Sporotrichosis (Rose growers disease)
Etiology of Sporotrichosis?
Sporothrix schenckii
Lesions appear 7 days to 6 months after puncture wound inoculaton. Microscopy shows cigar shaped yeast
Epidemiology of Sporotrichosis?
Transmitted by puncture wounds that inoculate dust. ie: rose thorn punctures. AT RISK: gardeners, farmers, florist
Therapy: Oral itraconazole
A variety of lesions including cellulitis, pustules, abscesses and ulcerated nodules.
Primary cutaneous nocardiosis
Papules or nodules on the foot or hand slowly progress to indurated skin and soft tissue swelling with multiple sinus tracts draining sulfur granule filled pus
Mycetoma (Nocardiosis)
Etiology of Nocardiosis?
Epidemiology of Nocardiosis?
Spores introduced from soil into skin by trauma
Diagnosis of Nocardiosis?
Weakly GRAM POSITIVE and weakly ACID-FAST POSITIVE, beaded, branching filaments, AEROBIC culture
Subcutaneous indurated tissue containing multiple, small, communicating abscesses surrounded by granulation tissue from sinus tracts that communicate to the skin and drain a purulent discharge containing yellow sulfur granules.
other manifestations of actinomycosis?
ongoing infections of the jaw, pelvis, lung or GI tract are the source of the skin lesion
Etiology of Actinomycosis?
Actinomyces israelii
Dx: Branched and unbranched wavy filaments or as the distinctive sulfur granules. These consist of a central mass of tangled bacterial filaments, pus cells, and debris.
Pustular, papular, nodular, or ulcerated lesions, sometimes resembling acne, molluscum contagiosum, or basal cell carcinoma. Most patients with this disease have meningitis and/or pulmonary disease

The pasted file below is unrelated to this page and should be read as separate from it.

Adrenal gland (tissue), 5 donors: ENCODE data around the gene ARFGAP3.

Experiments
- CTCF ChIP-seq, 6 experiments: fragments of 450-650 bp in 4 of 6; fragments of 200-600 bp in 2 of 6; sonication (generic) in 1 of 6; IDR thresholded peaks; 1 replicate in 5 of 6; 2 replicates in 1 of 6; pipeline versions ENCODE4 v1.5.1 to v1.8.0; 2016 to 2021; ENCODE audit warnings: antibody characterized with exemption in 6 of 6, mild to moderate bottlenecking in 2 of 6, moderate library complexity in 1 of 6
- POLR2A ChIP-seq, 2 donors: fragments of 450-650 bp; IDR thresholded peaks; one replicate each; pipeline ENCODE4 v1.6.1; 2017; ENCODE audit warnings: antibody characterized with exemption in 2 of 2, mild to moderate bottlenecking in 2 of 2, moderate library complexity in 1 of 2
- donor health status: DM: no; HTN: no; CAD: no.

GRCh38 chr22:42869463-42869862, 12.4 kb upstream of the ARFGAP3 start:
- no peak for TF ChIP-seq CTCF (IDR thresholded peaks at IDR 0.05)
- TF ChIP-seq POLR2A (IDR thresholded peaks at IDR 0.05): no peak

Etiology of Cryptococcosis?
Cryptococcus neoformans
Worldwide distribution, associated with pigeon droppings. Infection results from inhalation of soil contaminated with the encapulated yeast.
Pathology of Cryptococcosis?
Patholgy: Involved tissues contain cystic masses of yeast that appear gelatinous because of accumulated cryptococcal capsular polysaccharide.
Diagnosis: Culture
Cutaneous and Mucocutaneous Leishmaniasis: types?
Old World Cutaneous (oriental sore, Delhi or Aleppo boil)
NW C (tropical sore, uta, chiclero ulcer, bay sore, forest yaws)
New World Mucocutaneous (espundia)
Cutaneous Leishmaniasis manifestations?
Furuncle like nodule which ulcerates; red raised area around the ulcer enlarges for 2-3 months, heals leaving scar
Mucocutaneous Leishmaniasis manifestations?
Produces similar lesions as the cutaneous version, but can metastasize to nasopharyngeal tissues, up to several years later and cause gross mutilations of the nose and palate.
Epidemiology of Cutaneous Leishmaniasis?
Endemic to the Mediterranean and Middle East, Asia, Africa, Central and South America (extending north to Mexico and SC Texas)
Epidemiology of Mucocutaneous Leishmaniasis?
Disease is limited to the new world. THe SANDFLY vector is infected by biting humans or animals. Outbreaks of cutaneous leishmaniasis have occurred among US military personnel operating the Middle East.
Diagnosis of Leishmaniasis?
Leishmanin Skin Test
Papule which ulcerates, giving rise to large ulcer with round paillomatous or vegatative surface. Elevated, papillomatous, crusted lesion resembling a rasberry and may enlarge to several centimeters, forming an ulcerative mass. Location: Site of inoculat
YAWS (Frambesia)
Etiology of YAWS?
Treponema pallidum pertenue
Epidemiology of Yaws?
Humid equatorial countries. Transmission-scany clothing, poor hygiene, and skin trauma
Deep destructive ulceraton (infectious necrotizing panniculitis) at the site of inoculation, usually the arms and legs.
Buruli Ulcers (Mycoburuli ulcers)
Etiology of Buruli Ulcers
Mycobacterium ulcerans...only grows below 37 degrees
Epidemiology of Buruli Ulcers?
An ulcer of the skin and underlying tissue is the sole symptom due to the temperature requirements of the organism. Common along the Nile River, also found in W. Africa, SE Asia, Australia, and Mexico. Strongly linked to the aquatic ecosystem, transmitted by water and possibly insects
Pathology of Buruli ulcers?
Polyketide mycolactone.